Fixed Position Your Call To Action

One of the great things about responsive design is the support by clients for real css.

This morning my coworker had an interesting idea to fix position an element in an email design.  What if we can keep the call to action sticky?

Here's a proof of concept: (remember reduce the width of your browser window to see the fixed cta).

I kept the height small for landscape orientation. I pushed this to the top so it doesn't the unsubscribe at the bottom. Works on IOS 5+ and Android 4.2. Would need to be device and a/b tested (so determine if it's effective).

The phone number is clickable and will prompt a call on a mobile device. In a real design this would be a css button.

I would love to hear your thoughts.

roshodgekiss roshodgekiss, 3 years ago

Hughroper, this is one of the coolest things I've seen in a very long time. Verifies that it works a charm on iOS and Mailbox. Still looks great in Gmail. I'd love to share this with our customers, so hang tight - I'll pop you an email :D

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Redferret, 3 years ago

Works like a charm, I'd suggest that fixing to the bottom of the screen is better for usability, it's often quite a stretch for those with large screens to reach up to the top plus it facilitates reading flow.

Gmail app apologist
hughroper, 3 years ago

Thank Rosanne.

Redferret, agreed, as long as it doesn't interrupt the unsubscribe/opt-out on the bottom. Which I guess could be managed with [class=body] { padding-bottom: XXpx }.

zerocents zerocents, 3 years ago

Just a warning about fixed elements with links, as this may not behave as expected on Android.

While the element will render just fine, when the user scrolls down the page the actual link becomes unclickable. For whatever reason, the hyperlink hotspot does not stay fixed to the page and will move off screen when you scroll down. If android is a concern for you then you may want to reconsider.

I typically avoid placing fixed elements near the bottom of the screen, since it interferes with the UI elements and can cause accidental clicks.

Michael Muscat
Redferret, 3 years ago

The link thing certainly is an issue, I'm looking in to it.

As for interfering with the UI, Fitt's law states that the users abilty to achieve a task is related to the distance to the target and the size of that target, so provided it's of a reasonable size (44px+) then the bottom is better regardless of proximity to other elements.

Gmail app apologist
hughroper, 3 years ago

@zerocents good catch. Looks like I need a better solution for testing on Android.

@Referret, please share if you find a fix.

brians, 3 years ago

From our testing, iOS 7 breaks this concept. Still looking for a work-around...

roshodgekiss roshodgekiss, 3 years ago

I second brians - finding that the fixed CTA doesn't stick to the top in iOS 7 Mail, but does in iOS 6. I wonder what changed?

Will try a bit more testing on my end, very odd!

EDIT: It turns out that iOS 7 treats the position CSS property differently from iOS 6. As a result, you can use position: fixed/relative; left: 0; right: 0; to rid the left/right margins that we've been seeing in iOS 7 Mail (and other mail clients like Mailbox and Postbox), however we wouldn't encourage you go around applying position to all your HTML elements.

I'll be updating the Guide to CSS support in email to mention this issue, it's odd, odd, odd.

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nesbit, 3 years ago

Any update on a fix for iOS 7?

roshodgekiss roshodgekiss, 3 years ago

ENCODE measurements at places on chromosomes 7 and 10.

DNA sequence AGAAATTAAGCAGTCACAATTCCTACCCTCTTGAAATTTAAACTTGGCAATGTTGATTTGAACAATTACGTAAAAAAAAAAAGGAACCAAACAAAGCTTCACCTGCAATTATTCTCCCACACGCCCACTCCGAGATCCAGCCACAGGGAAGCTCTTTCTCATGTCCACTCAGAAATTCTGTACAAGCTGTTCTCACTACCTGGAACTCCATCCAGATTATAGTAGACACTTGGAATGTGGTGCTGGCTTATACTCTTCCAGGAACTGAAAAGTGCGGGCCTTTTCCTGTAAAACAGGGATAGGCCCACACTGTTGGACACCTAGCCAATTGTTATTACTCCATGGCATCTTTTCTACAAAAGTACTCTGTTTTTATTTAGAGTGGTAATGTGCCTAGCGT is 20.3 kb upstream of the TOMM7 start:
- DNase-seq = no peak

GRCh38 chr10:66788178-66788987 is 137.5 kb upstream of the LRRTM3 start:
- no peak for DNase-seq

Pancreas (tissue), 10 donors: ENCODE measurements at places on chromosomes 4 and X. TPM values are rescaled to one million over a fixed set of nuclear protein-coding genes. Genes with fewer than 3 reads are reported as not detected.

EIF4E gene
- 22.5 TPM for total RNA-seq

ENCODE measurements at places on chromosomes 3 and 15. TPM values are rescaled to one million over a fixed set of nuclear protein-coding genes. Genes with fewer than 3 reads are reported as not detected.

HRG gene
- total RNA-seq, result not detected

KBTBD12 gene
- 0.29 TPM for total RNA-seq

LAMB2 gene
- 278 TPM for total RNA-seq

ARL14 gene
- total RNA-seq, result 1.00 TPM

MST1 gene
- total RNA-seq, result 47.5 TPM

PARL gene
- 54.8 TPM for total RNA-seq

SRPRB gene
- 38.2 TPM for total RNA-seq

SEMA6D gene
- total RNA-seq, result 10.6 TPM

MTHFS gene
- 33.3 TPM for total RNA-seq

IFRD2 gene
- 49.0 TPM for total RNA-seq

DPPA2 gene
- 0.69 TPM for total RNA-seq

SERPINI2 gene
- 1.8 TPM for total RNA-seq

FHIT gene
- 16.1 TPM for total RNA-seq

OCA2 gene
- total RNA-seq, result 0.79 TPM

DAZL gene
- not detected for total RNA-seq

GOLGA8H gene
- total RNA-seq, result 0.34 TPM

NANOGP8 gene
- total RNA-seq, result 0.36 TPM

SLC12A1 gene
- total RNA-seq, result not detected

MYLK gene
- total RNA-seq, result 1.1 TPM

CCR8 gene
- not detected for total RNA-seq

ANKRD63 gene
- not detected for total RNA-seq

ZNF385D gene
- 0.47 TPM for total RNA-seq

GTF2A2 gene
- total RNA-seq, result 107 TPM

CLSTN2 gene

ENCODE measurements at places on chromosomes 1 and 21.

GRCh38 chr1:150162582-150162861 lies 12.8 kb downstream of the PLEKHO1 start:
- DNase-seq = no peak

Hi nesbit, sadly no update as yet - we've been experimenting with position: sticky, but so far no dice. Will let you know if we hear of anything more!

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alluremail alluremail, 2 years ago

Sticky CTAs are back! See this 'Sticky navigation' example - - via the Litmus discussion forum - … n-in-email

Not quite the same as the previous CTA implementation, but could be used for similar purposes. Works on iPhone!

roshodgekiss roshodgekiss, 2 years ago

That's awesome - thank you so much for sharing this! What an awesome discussion on the Litmus' forums, too. Brilliant stuff :)

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alluremail alluremail, 2 years ago

It turns out that the fix for the earlier code to work with iOS7+ may have been a simple one.

Take the original concept from – For the "fixed" section, simply change margin: 0; to margin-top: 64px; – since the iOS Mail nav bar is 64px in height, the fixed section will sit directly below it. Tested on iOS 8, it works well.

To ensure the fixed section doesn't overlap on top of your logo or content, just add more margin-top to your main content wrapper for mobile devices.

It can look a little odd when you first open the email, before you start scrolling, as the fixed section will be 64px below the top, but you can improve this by having a preheader line or two at the very top to occupy the space.

dl2z12, 2 years ago

Nice post. Thanks for sharing!

command line ftp

thefoxiscunning, 2 years ago

Love this! Thanks for sharing!

I'm curious about something else – have you seen your open rates take a hit w/ such large file size (pushing 700kb) campaigns? I've begun using a lot of .gif imagery, and although I compress the heck out of the file(s), I've seen about a 15 to 20% decrease in open rates for those campaigns (with a static or slightly greater CTR). It doesn't seem to be related to bounces or failed deliveries.

roshodgekiss roshodgekiss, 1 year ago

Hi thefoxiscunning, this might have to do with people closing/deleting the email before all the images have loaded. Also, increased load times may have people thinking, "oh, it's all images, never mind". For both these reasons, I'm not surprised that there's a dip in opens for large payload campaigns - what do you think?

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